While the disease may never be completely eradicated, it’s time to return to a public health policy that prizes individual liberty over government authority. Unfortunately, President Joe Biden remains unwilling to relinquish the emergency powers he has wielded since taking office.
Granted, he has eased some COVID-related restrictions, urging a return to workplaces, schools and public gatherings. And the Centers for Disease Control has agreed that most communities can drop indoor masking requirements.
But the Transportation Safety Administration still retains the mask mandate for air transportation, and the administration is seeking yet another round of “emergency” COVID-19 funding. It also has extended both the HHS public health emergency and a presidentially declared national emergency. And CDC continues to call on state and local officials to adopt “layered prevention strategies” — including mask mandates — based on the agency‘s assessment of “COVID-19 community levels.”
This approach to the pandemic is rooted in the administration’s unrealistic “zero COVID” policy goal. The only virus that was ever truly eradicated was smallpox — and that took nearly 200 years.
It is now clear that lockdowns and mandates have failed to shut down the virus either here or abroad. Nor have vaccines. So what will? Neither the president nor his brain trust has offered any eradication strategies.
Going forward, the better policy path is for the administration to acknowledge that it cannot eradicate COVID-19, that it has likely joined the ranks of diseases with which we coexist.
Living with COVID-19 is not surrendering to the pathogen. It is government accepting reality and surrendering the extraordinary control it has exercised over the lives of 330 million Americans.
The Biden administration should begin by making it clear that the realities of March 2022 are nothing like the nightmare of March 2020.
The coronavirus is no longer novel. Thanks to medical innovations and natural immunity, many of our bodies can now recognize the pathogen and are far better positioned to combat it. As of mid-March, nearly 217 million Americans were fully vaccinated, 96.2 million had received boosters and an estimated 140 million people — some of whom also were immunized — had recovered from the virus.
Our statistical analysis indicates that those who decide to get vaccinated are at much lower risk of severe cases of COVID-19 than are the unvaccinated. Fully vaccinated people under the age of 50 are two to 40 times more likely to die from a homicide than COVID-19. When fully vaccinated, even older Americans — those aged 65 and up — are at much lower risk of dying from COVID-19 than from other ailments, including heart disease, cancer and chronic illnesses.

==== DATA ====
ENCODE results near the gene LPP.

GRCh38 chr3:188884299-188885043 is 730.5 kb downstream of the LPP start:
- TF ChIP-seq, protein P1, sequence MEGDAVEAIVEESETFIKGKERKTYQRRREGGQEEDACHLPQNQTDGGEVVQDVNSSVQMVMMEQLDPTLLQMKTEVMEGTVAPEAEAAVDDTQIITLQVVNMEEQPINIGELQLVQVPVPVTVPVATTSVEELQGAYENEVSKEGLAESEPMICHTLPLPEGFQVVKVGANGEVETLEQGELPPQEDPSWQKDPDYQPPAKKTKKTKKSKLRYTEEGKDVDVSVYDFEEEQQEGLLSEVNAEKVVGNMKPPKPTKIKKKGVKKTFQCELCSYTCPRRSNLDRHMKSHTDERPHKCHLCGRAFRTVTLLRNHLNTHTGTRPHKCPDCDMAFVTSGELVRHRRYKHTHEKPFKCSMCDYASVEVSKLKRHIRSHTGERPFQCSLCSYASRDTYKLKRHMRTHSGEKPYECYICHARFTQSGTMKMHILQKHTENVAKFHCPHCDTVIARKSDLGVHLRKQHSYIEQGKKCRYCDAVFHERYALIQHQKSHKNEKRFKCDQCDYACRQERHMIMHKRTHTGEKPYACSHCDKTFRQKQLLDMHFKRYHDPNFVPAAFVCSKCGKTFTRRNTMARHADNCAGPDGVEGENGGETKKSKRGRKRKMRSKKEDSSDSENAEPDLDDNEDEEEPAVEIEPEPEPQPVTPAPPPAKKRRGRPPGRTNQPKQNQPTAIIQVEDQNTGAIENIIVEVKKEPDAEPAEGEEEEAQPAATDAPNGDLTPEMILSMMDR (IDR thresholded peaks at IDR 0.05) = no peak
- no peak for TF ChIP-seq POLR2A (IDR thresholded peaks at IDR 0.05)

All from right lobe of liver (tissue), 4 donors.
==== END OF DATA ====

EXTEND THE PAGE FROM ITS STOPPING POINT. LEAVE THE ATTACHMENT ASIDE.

For those who opt not to get vaccinated, widely available antivirals are highly effective in preventing severe illness and hospitalizations. One of these products, an oral medication called Paxlovid, is 88 percent effective at preventing severe disease. Under the administration‘s “test to treat” initiative, people who test positive for COVID-19 at certain pharmacies will take the medicine home with them.
And for those who have already had COVID-19, natural immunity is as robust, if not more so, than immunity conferred from vaccines, according to CDC.
We can live with a virus whose worst effects are muted by immunity and antivirals, just as we live with other diseases that pose substantial threats to the elderly and medically vulnerable. None of that was true two years ago when the Trump administration initially issued the emergency declarations. Today, there is no need for those declarations to remain in force.
Rescinding them will have collateral effects. Higher Medicaid payments to states, for example, are linked to the emergency. State coffers are overflowing, and the tens of billions in additional spending is contributing to inflation. These payments should cease.
Other temporary provisions linked to the emergency, like telemedicine, should be extended. First widely deployed as an expedient when the government restricted non-emergent medical care, telemedicine has proved enormously popular. Congress should permanently authorize it.
Temporary policies linked to the emergency declarations should stand or fall on their own merits, but the states of emergency themselves should expire.
We can — and must — learn to live with COVID-19. And our president must learn to live with letting go of emergency powers that are no longer necessary or appropriate.
Doug Badger & Kevin Dayaratna
Doug Badger is a senior fellow for domestic policy studies at The Heritage Foundation. Data scientist and Research Fellow Kevin Dayaratna is the think tank’s principal statistician. — Ed.
(Tribune Content Agency)
By Korea Herald (firstname.lastname@example.org)